The citizens of Gaza now have no access to the outside world, very little food and water, no fuel, and little or no electricity, refrigeration, and air conditioning in the middle of a brutally hot summer. The Israeli army is back in force, a third of the bankrupt Palestinian Legislative Council is in Israeli jails, and the unpaid and unsupplied health care system has essentially collapsed.
Israeli Defense Minister Amir Peretz, who is responsible for the day-to-day operations of this expanding nightmare, has assured us that he is a “man who seeks peace…I do not look forward to battle.” When this Moroccan-born labor leader and Peace Now member took the helm of Israel’s Labor Party last year, he was greeted with a blizzard of liberal hosannas hailing a political “earthquake”, the return of Israel’s peace movement, and other wonders.
As if Israel’s aspiring politicians hadn’t always climbed to the top on the backs of dead Palestinians. Now the peaceful Mr. Peretz is indictable for war crimes perpetrated in the planning and conduct of Operation Summer Rain. He is on his way.
Dangers of the Peace Process
In its latest step up the escalator of compound violence, Israel has deployed a new blunt instrument to ensure that “there is no partner for peace”. Now, if it decides it doesn’t like a Palestinian diplomat, Foreign Minister Mahmoud Zahar for example, it can simply imprison him on terrorism charges. And if it doesn’t like the results of a free and fair Palestinian election, it can simply kidnap the elected government. This week, more than 60 Hamas party members of the Palestinian government have been arrested, including the heads of several ministries.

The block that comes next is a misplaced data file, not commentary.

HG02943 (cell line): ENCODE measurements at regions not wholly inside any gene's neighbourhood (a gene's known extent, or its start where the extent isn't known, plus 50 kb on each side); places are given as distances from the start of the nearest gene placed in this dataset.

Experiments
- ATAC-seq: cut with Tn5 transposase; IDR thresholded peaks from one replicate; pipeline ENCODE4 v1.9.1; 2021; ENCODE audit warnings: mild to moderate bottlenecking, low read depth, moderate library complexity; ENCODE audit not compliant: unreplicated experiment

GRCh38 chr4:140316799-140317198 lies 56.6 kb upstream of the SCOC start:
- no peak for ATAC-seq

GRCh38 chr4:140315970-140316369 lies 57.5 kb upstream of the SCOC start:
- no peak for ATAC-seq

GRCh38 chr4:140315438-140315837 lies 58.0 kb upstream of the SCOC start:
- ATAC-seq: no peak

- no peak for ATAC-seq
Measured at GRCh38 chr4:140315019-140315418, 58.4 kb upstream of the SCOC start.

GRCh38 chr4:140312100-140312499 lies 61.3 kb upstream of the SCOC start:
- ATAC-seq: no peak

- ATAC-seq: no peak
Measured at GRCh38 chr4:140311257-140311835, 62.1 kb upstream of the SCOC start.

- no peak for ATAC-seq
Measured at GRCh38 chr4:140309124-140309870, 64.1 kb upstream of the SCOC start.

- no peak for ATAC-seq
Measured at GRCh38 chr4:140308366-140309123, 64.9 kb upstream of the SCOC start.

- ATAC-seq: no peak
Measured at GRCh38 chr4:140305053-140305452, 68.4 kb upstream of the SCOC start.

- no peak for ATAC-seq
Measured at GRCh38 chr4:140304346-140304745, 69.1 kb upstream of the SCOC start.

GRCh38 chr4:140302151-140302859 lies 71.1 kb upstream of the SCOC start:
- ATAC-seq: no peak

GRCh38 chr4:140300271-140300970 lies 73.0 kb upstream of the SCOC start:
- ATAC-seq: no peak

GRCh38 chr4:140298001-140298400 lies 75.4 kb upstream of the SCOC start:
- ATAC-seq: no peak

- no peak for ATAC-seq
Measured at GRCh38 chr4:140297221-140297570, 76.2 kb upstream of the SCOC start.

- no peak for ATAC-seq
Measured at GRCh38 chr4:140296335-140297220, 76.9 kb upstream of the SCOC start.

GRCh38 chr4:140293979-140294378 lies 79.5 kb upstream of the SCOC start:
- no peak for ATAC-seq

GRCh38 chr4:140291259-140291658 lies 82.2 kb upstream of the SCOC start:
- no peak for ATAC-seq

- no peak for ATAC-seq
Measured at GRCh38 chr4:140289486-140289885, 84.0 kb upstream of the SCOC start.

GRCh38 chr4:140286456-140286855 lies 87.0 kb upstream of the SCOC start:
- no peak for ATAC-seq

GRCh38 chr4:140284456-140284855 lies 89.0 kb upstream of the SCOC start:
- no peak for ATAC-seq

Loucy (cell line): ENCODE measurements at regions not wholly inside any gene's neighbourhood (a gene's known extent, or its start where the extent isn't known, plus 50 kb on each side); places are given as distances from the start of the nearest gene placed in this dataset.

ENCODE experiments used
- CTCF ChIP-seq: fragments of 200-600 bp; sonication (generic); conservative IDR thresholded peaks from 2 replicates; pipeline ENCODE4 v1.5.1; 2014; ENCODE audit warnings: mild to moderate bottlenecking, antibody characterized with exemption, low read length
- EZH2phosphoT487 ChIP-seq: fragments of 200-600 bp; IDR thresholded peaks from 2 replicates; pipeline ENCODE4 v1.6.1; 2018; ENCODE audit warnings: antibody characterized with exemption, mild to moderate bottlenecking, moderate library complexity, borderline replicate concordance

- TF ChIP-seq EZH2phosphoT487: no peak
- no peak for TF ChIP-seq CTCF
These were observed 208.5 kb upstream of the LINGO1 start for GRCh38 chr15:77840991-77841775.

One challenge in following and predicting the path of Israel’s foreign policy is that one can never be sure whether the next move will be a diplomatic proposal or an assassination.
The murders of Swedish diplomat Count Bernadotte in 1948 and Hamas leader Sheikh Yassin in 2004 (and probably Yasser Arafat, as well) bookend more than five decades of chronically violent diplomatic relations, in which the assassination of difficult leaders has always been an option.
It was recently revealed that in 1953, future Prime Minister Menachem Begin directed a failed plot to assassinate West German Chancellor Konrad Adenauer, simply to stop a reparations agreement the Chancellor was negotiating with the Israeli government.
True to form, Israel has now delivered a letter to PA President Mahmoud Abbas in which it threatens to assassinate Prime Minister Ismail Haniyeh if Gilat Shalit is not released unharmed.
So now it’s a soldier for a prime minister. Any equation can be made, as long as it is wildly disproportionate and morally untenable. The point is always the same: the life of a Palestinian is barely worth consideration in comparison to the life of a Jew. Their value belongs to a different order of magnitude. A number of Israeli rabbis question the very humanity of Palestinians. While attempting to apologize for the recent deaths of 14 Palestinian civilians by Israeli shelling, Mr. Olmert reportedly asserted that “threatened” Israeli lives are “even more important”.
How can Israel deliberately destroy the economy and critical infrastructure of a starving people, arrest their government, and threaten to assassinate their leader, while the “international community” does nothing?
The US government’s determination to join Israel in destroying the Palestinians is obvious. Perhaps the EU’s obsession with gathering Israel into its future Mediterranean empire has shriveled its moral obligation to the Palestinians down to spare change and servings of Javier Solana’s hypocrisy.
Or maybe today’s moral paralysis is the cumulative effect of doing nothing to stop Israel’s crimes for the past fifty-eight years. Perhaps moral cowardice grows with repetition, until war crimes become an ‘understandable and measured response’ and fascism is welcome at the front door. Whatever the causes, the trend seems clear: International law is dying with the Palestinians.